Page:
Denmark bans burqas and niqabs in public – Politicians say is not aimed at any religion
Denmark has voted to ban the niqab and burqa, becoming the fifth European country to pass such a law.
The law was proposed by the center-right Danish People’s Party which argued face veils were contrary to Danish values – but it insists the ban doesn’t target religious groups.
Technically the law bans any full-face garment where there is no ‘recognisable purpose’ for wearing it, such as cold weather or complying with laws such as wearing helmets on motorcycles. The law also applies to face coverings such as false beards and masks.
An earlier proposal that allowed prison sentences as punishment had been previously removed.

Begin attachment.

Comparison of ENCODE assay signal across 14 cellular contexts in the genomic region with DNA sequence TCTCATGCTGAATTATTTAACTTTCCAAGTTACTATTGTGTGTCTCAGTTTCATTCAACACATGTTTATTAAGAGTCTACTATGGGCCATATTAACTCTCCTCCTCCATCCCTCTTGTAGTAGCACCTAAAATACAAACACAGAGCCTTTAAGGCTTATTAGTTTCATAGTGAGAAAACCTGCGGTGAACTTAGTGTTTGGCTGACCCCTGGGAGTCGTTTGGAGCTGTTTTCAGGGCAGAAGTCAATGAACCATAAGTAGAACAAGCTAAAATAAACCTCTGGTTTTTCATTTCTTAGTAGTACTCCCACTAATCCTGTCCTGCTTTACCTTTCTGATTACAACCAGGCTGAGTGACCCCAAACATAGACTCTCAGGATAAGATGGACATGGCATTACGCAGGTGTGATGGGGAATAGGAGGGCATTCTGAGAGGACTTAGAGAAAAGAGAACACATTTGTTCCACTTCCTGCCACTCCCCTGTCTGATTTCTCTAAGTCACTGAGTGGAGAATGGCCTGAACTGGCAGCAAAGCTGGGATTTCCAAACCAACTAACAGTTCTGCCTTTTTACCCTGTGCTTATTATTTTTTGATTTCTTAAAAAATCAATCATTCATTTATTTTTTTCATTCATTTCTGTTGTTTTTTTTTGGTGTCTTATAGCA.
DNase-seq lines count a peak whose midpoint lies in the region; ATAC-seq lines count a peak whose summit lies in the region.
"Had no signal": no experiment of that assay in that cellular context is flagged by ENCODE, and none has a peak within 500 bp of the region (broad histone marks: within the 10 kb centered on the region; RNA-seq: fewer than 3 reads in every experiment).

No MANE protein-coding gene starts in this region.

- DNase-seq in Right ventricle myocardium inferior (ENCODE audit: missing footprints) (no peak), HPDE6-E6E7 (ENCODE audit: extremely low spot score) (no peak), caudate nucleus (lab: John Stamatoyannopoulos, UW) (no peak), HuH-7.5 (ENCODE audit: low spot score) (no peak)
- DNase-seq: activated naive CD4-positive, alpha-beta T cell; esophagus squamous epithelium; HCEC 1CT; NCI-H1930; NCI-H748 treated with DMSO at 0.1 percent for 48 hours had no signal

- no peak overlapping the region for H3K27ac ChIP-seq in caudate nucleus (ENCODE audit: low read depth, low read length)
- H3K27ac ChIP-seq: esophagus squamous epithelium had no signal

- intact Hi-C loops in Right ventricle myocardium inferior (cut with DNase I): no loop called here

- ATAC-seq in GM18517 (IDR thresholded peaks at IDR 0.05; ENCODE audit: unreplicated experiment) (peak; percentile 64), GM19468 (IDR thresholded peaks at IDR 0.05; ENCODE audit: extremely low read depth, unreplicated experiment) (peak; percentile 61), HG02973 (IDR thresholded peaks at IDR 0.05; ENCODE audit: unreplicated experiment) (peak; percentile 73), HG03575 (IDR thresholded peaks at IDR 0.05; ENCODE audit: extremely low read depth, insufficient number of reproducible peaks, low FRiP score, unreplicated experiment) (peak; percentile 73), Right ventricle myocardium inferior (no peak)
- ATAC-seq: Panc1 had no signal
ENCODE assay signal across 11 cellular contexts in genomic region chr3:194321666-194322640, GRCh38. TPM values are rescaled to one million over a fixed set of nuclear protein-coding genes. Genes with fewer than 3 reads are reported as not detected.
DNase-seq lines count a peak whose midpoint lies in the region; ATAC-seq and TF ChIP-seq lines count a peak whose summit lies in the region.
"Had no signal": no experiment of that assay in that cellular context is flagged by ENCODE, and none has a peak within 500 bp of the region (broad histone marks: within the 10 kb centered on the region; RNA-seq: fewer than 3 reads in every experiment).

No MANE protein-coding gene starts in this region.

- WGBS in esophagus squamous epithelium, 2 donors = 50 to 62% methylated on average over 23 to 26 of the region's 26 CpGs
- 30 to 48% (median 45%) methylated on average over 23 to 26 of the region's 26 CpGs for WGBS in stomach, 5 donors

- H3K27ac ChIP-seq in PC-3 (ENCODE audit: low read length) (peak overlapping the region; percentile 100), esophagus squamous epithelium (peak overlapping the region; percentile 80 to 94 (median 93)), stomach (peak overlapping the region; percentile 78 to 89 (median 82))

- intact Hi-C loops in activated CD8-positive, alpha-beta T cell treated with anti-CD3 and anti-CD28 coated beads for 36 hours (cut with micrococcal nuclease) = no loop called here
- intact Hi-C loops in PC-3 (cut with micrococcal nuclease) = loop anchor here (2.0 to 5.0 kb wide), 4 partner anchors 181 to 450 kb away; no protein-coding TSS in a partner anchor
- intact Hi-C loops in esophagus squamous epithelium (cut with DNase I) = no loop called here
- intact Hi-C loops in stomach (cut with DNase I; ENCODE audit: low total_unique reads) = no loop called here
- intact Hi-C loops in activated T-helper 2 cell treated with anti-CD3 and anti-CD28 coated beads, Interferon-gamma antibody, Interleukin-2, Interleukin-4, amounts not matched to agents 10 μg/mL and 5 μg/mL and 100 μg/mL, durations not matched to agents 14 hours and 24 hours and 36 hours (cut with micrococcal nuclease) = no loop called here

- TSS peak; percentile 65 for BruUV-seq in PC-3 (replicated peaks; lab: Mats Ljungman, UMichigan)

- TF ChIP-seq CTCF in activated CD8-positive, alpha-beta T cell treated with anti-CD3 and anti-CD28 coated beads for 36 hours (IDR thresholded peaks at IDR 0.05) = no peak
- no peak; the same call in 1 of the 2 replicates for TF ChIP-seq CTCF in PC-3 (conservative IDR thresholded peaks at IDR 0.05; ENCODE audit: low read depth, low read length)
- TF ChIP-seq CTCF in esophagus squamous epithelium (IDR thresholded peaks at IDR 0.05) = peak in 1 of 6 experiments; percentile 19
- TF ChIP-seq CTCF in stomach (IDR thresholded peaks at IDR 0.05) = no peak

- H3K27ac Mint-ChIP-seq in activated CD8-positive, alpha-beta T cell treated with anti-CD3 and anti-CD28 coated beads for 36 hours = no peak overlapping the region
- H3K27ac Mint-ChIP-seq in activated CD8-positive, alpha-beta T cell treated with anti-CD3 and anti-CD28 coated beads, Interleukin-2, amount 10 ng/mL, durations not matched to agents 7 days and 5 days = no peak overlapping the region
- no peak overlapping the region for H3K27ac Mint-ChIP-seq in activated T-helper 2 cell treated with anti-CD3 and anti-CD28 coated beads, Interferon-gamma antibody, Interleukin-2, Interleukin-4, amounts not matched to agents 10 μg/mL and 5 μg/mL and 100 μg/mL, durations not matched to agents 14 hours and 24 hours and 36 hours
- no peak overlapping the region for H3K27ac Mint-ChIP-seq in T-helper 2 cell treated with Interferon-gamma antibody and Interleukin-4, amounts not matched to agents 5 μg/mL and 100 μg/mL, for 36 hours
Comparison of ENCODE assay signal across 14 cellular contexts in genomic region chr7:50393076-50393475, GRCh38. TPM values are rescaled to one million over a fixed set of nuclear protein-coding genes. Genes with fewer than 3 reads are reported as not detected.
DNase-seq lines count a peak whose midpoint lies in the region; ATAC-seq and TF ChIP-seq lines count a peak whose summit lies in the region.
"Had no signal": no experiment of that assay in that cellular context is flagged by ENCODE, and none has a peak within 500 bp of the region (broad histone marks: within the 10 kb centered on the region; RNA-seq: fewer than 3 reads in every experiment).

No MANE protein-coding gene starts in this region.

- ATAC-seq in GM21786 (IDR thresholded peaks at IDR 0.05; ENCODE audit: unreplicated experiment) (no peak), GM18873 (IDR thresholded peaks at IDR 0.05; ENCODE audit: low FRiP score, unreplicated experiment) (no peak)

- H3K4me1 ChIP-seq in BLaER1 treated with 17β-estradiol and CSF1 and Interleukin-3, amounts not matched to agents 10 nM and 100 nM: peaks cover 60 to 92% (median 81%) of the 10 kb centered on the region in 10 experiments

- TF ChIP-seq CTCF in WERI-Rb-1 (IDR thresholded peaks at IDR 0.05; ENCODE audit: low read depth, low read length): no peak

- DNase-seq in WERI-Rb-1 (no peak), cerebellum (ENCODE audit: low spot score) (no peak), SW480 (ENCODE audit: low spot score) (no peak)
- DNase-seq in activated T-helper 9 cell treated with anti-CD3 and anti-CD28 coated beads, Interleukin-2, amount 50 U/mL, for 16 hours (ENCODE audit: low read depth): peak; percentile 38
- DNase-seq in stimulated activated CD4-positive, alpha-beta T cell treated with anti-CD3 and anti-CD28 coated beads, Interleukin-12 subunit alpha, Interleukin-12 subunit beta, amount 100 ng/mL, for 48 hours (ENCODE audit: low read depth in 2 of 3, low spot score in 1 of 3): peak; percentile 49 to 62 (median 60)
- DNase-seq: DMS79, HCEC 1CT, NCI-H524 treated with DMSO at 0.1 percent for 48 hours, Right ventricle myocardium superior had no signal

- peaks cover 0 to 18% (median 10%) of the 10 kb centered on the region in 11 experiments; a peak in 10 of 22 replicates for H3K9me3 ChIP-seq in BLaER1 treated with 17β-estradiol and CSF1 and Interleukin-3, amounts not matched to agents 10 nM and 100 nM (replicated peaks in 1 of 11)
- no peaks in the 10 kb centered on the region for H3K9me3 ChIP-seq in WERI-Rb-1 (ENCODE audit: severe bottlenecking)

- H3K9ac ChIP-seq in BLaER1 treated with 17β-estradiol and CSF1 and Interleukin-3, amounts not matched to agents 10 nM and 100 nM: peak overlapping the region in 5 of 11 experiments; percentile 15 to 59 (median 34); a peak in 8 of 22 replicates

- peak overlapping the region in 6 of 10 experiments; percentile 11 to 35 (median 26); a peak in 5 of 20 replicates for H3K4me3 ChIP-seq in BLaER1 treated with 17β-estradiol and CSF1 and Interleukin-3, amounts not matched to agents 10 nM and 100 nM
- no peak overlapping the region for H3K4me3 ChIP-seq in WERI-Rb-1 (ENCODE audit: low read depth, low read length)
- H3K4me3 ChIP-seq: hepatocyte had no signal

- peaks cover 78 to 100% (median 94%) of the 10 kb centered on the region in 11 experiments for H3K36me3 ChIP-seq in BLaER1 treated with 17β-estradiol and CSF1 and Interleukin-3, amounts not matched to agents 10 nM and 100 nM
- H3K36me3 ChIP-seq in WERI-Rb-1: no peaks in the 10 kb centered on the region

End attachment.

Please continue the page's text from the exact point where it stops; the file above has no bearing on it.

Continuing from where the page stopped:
First-time offenders of the so-called burqa ban – which goes into effect on August 1 – will be fined 1,000 Danish crowns. The fine increases to 10,000 crowns after a fourth violation.
Denmark is the fifth European country to pass a complete ‘burqa ban’ in public, joining Austria, Belgium, Bulgaria and France, which in 2001 became the first to do so.
In the Netherlands, face veils are banned in some public places, including schools, hospitals and public transport. A similar law is in effect in the German state of Bavaria.
The Swiss canton of Tessin has outlawed the religious clothing entirely in public.